Lowering blood pressure may help reduce risk of dementia.
New results from a long-term study in the Journal of the American Medical Association suggests possible link between blood pressure and dementia.
The longitudinal study followed 4,700 Americans for 24 years. Researchers tracked participants’ blood pressure levels at different ages throughout the 24-year period. The results found two patterns that were associated with an increased risk of dementia.
The first link researchers found between blood pressure and dementia was that participants with sustained midlife hypertension demonstrated a higher risk of developing dementia later in life. (midlife is usually characterized as people about 45-55 years of age) The second pattern found participants with high blood pressure in midlife but then developed very low blood pressure (less than 90/60) later in life.
It is thought that if your blood pressure is not controlled, you could experience “mini strokes” or “silent strokes”. Even though these types of strokes do not cause outward symptoms, a silent stroke still causes damage to the brain and could affect your cognitive abilities down the road.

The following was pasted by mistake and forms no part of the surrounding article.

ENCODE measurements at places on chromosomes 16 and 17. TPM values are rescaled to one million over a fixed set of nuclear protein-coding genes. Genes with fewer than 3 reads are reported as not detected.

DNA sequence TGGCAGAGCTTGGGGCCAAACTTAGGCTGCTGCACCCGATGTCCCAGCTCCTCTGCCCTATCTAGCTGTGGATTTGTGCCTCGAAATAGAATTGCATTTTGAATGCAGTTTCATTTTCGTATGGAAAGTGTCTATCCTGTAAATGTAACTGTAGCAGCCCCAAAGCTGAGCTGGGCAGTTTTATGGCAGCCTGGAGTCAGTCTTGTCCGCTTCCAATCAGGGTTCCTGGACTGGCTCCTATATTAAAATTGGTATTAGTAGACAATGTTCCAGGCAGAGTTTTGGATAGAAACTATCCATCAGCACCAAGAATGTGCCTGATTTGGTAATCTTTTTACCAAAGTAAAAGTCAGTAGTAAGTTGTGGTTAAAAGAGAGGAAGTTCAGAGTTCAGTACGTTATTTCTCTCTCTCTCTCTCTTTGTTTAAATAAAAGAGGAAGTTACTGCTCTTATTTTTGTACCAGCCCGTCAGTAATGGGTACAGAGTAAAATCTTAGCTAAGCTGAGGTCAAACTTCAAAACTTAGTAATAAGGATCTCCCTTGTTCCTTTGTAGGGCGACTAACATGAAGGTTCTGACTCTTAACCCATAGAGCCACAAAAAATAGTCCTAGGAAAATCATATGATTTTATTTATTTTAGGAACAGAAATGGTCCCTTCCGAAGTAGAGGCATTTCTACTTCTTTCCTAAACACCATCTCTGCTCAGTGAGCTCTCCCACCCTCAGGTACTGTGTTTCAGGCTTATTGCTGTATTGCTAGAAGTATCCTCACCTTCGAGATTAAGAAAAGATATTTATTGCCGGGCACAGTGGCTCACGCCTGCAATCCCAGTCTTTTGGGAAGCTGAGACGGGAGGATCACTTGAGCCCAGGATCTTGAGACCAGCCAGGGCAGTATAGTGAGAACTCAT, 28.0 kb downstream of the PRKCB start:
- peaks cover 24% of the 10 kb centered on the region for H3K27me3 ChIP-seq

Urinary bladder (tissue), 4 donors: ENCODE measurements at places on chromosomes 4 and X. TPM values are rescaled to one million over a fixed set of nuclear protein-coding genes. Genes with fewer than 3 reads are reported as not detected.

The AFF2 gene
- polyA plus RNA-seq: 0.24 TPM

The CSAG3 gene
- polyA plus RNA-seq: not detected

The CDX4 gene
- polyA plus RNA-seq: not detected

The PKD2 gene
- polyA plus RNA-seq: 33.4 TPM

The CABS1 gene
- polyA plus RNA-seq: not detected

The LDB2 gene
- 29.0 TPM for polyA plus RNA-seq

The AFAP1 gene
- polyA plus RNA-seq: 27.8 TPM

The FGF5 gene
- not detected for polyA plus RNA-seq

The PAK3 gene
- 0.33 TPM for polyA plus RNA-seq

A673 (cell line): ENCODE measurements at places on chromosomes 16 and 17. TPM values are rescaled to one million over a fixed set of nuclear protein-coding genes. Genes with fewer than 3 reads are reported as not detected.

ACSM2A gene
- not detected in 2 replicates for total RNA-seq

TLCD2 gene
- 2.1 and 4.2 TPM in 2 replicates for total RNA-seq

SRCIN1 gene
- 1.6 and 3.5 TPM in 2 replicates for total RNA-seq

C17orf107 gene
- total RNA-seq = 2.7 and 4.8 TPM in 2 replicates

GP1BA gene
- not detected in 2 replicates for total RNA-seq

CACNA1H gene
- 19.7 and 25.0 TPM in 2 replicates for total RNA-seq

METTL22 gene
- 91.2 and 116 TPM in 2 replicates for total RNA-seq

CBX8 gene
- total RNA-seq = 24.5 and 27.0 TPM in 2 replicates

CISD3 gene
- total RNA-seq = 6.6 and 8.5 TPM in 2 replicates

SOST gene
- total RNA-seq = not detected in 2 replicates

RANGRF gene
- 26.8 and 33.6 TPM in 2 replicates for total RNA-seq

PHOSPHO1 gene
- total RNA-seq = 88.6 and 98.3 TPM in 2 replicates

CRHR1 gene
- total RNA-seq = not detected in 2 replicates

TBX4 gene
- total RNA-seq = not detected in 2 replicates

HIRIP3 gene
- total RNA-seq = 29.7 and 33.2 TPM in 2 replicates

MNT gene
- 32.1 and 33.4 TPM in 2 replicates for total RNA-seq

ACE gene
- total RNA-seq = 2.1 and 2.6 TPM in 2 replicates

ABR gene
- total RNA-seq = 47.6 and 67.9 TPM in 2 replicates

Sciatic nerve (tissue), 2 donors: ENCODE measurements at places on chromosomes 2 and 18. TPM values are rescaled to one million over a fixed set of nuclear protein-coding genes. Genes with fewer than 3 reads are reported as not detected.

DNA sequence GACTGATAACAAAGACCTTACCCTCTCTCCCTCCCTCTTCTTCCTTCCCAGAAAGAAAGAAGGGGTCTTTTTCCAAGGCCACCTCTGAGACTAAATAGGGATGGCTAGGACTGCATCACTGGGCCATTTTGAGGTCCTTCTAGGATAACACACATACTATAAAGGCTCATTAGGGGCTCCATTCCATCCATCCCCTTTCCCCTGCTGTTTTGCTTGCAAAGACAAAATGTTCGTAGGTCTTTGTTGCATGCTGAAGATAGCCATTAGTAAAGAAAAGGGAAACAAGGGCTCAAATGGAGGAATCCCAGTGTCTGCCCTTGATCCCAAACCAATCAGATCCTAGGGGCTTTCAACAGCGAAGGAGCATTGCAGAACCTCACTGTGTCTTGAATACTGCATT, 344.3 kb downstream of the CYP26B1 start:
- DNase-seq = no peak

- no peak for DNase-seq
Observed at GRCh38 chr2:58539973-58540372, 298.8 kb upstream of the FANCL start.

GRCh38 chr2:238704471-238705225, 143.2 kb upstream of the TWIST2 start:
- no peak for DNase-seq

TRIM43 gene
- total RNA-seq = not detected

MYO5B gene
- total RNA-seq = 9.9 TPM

This new study clearly points to the need to watch your blood pressure.
What is high blood pressure?
High blood pressure (HBP), also known as hypertension, is diagnosed when your blood pressure is consistently above 140/90 mmHg. (A normal blood pressure reading is around 120/80 mmHg.) High blood pressure usually has no signs or symptoms, leading to its nickname the “silent killer’.
High blood pressure is a serious condition that is a major cause of problems such as, heart attack, stroke, heart failure, kidney disease, sexual dysfunction, or vision loss. Basically, any place in your body where there is an artery with high pressure has the potential to damages those cells.
How to control blood pressure
The good news is high blood pressure can be managed with both medication and lifestyle changes. According to the American Heart Association, the known risk factors for high blood pressure include smoking, diabetes, obesity, high cholesterol, unhealthy diet, alcohol consumption that exceeds the recommended maximum, lack of physical activity, and a family history of high blood pressure.
For overall cardiovascular health, the American Heart Association recommends getting screened by your Doctor early. Even if you are healthy and, in your twenties, you should know your numbers. If you do have high blood pressure it is advised to develop a close relationship with your Doctor and get checked often. Make lifestyle changes to improve diet and weight and get at least 150 minutes of moderate-intensity aerobic activity or 75 minutes of vigorous aerobic activity per week.
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